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Thursday, October 2, 2008

2008 Countdown #4 - Tombstone Carving

On October 1st, I put out my tombstones, and I figured I'd take the opportunity to show how I make them.
Design: You'll need to create an epitaph, preferably on the computer, and scale it to fit your styrofoam tombstone. Then, use the printout as a stencil and draw the lettering onto the foam. I've already used my Wonder Cutter to cut the shape of this one.
Carving the Letters: Okay, here's the exciting part. Use the heated tip of a hot glue gun to carve the letters into the foam without letting glue out. This works much like a hot-wire cutting tool, but it's cheap and can still be used for gluing. A smaller glue gun enables thinner, deeper cuts. Hold the gun just above the hot area and work slowly along your lines. The width can be adjusted by the depth at which you carve.
The melted foam gathers in these stringy plastic things around the letters. Pull them off carefully or you could damage the lettering.
Paint in the letters with black paint. I used tempera paint (but acrylic is longer lasting). You don't have to stay inside the letters, since the main grey color will go on top.
I use the hot-wire cuttter to make a slot in the back for about ten inches of 3/4" PVC, which is then hot glued in place.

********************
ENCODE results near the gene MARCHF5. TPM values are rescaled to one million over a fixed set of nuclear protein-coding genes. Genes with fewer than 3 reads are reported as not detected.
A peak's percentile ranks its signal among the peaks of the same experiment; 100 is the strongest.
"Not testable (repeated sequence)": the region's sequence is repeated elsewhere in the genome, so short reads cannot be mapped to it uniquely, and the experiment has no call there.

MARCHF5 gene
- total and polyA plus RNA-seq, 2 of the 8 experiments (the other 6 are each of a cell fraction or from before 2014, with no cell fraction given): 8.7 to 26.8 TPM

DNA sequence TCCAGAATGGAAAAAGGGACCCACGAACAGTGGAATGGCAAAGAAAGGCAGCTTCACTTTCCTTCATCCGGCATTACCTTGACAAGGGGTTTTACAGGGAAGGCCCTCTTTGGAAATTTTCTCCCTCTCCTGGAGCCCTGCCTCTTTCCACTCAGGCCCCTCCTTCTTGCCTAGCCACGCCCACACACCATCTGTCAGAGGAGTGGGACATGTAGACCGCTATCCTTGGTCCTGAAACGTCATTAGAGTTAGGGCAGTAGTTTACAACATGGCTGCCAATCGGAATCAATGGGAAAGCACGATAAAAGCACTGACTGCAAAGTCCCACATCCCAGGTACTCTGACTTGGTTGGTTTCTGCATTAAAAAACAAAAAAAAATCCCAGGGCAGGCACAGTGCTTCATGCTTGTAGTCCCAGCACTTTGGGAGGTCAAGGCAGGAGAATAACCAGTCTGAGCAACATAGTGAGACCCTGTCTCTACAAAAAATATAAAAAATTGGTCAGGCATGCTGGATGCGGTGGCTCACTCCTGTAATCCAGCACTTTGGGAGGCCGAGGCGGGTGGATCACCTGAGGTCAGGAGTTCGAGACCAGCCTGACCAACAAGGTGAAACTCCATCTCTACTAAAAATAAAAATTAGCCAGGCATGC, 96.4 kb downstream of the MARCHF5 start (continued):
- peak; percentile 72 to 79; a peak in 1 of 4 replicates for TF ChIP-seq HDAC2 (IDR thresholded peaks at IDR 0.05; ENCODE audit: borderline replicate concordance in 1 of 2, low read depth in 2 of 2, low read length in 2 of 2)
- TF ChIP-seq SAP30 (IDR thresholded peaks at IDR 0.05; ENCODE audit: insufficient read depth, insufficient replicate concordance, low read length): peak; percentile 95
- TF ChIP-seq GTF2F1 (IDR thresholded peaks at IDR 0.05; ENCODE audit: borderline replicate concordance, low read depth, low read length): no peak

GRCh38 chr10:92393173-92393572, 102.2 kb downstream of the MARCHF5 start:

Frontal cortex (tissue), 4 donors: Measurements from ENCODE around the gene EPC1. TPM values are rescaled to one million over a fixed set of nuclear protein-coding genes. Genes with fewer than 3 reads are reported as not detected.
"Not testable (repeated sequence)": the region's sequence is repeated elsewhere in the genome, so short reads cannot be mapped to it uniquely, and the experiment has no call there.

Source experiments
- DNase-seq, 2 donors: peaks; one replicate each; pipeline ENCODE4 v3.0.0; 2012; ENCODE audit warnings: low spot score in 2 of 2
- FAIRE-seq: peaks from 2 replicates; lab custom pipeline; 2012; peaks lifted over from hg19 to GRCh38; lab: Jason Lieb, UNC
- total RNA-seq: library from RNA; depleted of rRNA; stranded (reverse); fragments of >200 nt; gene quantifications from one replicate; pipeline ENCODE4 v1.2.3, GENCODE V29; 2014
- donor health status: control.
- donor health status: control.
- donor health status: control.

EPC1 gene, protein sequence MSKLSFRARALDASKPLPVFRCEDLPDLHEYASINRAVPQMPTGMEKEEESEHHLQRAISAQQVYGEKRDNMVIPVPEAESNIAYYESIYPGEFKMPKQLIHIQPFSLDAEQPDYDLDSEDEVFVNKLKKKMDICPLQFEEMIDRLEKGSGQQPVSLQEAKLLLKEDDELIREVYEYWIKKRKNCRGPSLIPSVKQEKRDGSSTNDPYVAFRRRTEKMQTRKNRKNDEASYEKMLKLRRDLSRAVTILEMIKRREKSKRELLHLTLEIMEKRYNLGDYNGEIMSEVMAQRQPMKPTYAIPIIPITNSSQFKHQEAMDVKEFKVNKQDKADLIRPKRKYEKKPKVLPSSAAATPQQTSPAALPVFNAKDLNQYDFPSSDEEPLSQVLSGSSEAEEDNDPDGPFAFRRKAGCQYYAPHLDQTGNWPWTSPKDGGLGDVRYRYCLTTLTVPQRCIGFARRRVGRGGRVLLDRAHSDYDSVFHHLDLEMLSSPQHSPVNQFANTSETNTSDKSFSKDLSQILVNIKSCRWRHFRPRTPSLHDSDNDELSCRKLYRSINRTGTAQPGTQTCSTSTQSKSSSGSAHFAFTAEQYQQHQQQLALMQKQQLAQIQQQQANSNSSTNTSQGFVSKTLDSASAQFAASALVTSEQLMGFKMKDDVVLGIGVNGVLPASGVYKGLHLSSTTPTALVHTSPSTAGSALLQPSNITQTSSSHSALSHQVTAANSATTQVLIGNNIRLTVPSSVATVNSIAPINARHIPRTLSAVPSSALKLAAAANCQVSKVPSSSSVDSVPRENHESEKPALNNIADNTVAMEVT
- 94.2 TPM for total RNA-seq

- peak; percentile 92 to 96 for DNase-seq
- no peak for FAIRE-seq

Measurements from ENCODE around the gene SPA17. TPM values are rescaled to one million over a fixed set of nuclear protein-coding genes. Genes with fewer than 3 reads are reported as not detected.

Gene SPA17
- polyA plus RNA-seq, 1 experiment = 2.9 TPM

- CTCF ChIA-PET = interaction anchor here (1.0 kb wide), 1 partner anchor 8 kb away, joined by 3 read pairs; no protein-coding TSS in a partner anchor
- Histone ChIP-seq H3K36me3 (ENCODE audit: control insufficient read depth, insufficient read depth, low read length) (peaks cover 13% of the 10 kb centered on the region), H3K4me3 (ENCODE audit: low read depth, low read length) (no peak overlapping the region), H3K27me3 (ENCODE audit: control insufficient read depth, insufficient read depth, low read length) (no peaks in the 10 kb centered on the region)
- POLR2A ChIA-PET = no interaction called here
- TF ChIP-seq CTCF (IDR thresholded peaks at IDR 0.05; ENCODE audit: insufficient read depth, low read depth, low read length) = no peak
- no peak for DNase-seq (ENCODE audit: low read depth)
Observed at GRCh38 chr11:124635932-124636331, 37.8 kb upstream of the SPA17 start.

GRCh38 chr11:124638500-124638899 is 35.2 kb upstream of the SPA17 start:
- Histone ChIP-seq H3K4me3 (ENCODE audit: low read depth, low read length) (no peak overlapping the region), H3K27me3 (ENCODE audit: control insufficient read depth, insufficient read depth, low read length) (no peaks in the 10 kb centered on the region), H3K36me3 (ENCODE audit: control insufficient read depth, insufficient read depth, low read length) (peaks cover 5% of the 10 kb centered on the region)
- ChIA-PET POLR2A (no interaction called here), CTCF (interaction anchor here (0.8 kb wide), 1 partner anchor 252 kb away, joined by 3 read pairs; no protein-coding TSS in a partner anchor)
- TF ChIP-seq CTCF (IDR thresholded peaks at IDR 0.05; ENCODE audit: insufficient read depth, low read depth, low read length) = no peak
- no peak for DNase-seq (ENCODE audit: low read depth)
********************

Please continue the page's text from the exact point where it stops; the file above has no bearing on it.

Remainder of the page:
A small paint roller or large paint brush is useful for getting the main grey painted on evenly and without slipping into the letters. If you're using a paintbrush, make your strokes diagonally for this reason. I made my grey paint with some old white house paint and a bottle of black tempra.
Detailing time! There are thousands of ways to bring a little more life into these tombstones. Here, I speckled black and white paint using an old toothbrush (you know, when you pull back on the bristles with your thumb)...
On this one, I put small blobs of black paint at the top, below he letters, etc., and wiped it down with a paper towel. Straight, downward strokes are key.
I'm sure you can come up with may better finishing ideas, but it's the glue gun that I wanted to share.


  1. No matter how well detailed or shaped a tombstone is, I've always thought the secret to it's success is how "pro" the lettering looks. These are fantastic looking. Great tip using...well, the tip of the glue gun.

    I tend to overwork any tombstones I make, especially in the aging. I'm going to have to try that simple blob of paint and streak down idea.

  2. Thanks for sharing your "Aha a" moment with us. I will use the technique on my tomb stones and block wall mortar joints. Now that you identified the method we all wonder "Why didn't I think of that?"
    Brilliant as usual!

    Congrats from all your friends from HauntForum.com
    Wayne Johnson

  3. Just a heads up: melting foam is highly toxic. It actually creates cyanide gas. If you should do this, it should be done outdoors with a fan blowing the fumes away from you. A respirator doesn't hurt either.